IU Health Arnett Cancer Center has been awarded a three-year term of accreditation in radiation oncology as the result of a recent review by the American College of Radiology (ACR). Radiation oncology (radiation therapy) is the careful use of high-energy radiation to treat cancer. A radiation oncologist may use radiation to cure cancer or to relieve a cancer patient’s pain.
The ACR is the nation’s oldest and most widely accepted radiation oncology accrediting body, with over 700 accredited sites, and 30 years of accreditation experience. The ACR seal of accreditation represents the highest level of quality and patient safety. It is awarded only to facilities meeting specific Practice Guidelines and Technical Standards developed by ACR after a peer-review evaluation by board-certified radiation oncologists and medical physicists who are experts in the field. Patient care and treatment, patient safety, personnel qualifications, adequacy of facility equipment, quality control procedures, and quality assurance programs are assessed. The findings are reported to the ACR Committee on Radiation Oncology Accreditation, which subsequently provides the practice with a comprehensive report they can use for continuous practice improvement.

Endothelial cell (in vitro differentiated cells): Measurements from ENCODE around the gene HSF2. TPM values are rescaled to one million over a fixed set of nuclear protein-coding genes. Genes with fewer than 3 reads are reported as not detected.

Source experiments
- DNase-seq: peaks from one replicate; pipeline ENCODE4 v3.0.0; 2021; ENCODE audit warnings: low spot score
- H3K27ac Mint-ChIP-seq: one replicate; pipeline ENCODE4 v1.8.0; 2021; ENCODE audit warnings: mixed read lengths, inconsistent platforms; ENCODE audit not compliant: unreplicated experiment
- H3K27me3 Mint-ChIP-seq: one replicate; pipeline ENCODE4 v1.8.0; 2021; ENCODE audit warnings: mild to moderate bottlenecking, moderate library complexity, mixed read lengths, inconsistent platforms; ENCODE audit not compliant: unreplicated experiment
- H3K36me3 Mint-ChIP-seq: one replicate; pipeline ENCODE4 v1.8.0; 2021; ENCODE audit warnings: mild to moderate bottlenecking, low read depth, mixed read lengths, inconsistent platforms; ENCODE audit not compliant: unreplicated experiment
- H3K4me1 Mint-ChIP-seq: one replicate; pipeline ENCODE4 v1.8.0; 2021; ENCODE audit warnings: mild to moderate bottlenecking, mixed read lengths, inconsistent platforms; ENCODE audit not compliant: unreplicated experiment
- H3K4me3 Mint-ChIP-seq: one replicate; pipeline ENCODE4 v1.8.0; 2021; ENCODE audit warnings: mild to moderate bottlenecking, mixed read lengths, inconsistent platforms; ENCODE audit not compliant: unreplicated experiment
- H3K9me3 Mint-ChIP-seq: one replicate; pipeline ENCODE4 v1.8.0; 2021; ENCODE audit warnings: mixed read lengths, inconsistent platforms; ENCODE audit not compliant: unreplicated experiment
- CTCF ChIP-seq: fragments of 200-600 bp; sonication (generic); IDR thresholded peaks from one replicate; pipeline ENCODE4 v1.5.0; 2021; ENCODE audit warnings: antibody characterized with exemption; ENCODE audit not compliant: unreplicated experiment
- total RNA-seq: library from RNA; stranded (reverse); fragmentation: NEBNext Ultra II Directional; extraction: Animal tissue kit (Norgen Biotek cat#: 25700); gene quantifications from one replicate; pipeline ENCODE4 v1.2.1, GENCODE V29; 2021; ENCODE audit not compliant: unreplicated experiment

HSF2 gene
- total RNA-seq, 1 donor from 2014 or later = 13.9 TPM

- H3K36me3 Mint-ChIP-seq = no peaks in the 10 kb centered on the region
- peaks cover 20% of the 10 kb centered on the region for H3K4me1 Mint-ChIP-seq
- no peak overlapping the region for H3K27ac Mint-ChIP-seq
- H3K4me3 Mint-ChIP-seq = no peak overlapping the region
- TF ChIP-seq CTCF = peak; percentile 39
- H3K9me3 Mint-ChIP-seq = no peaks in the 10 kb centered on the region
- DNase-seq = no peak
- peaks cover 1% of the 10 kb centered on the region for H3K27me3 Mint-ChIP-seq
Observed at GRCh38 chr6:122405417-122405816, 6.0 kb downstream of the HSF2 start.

“We are proud to achieve this prestigious accreditation. Our staff has worked tirelessly to achieve this certification and it reflects our dedication to excellent patient care and services,” said Matthew Orton, MD, radiation oncologist with IU Health Arnett Cancer Center. “In awarding us ARC accreditation, ARC has provided us with the opportunity to celebrate the exceptional cancer care we provide to our patients and our commitment to the well-being of our community.”
The ACR is a national professional organization serving more than 36,000 diagnostic/interventional radiologists, radiation oncologists, nuclear medicine physicians, and medical physicists with programs focusing on the practice of medical imaging and radiation oncology and the delivery of comprehensive health care services.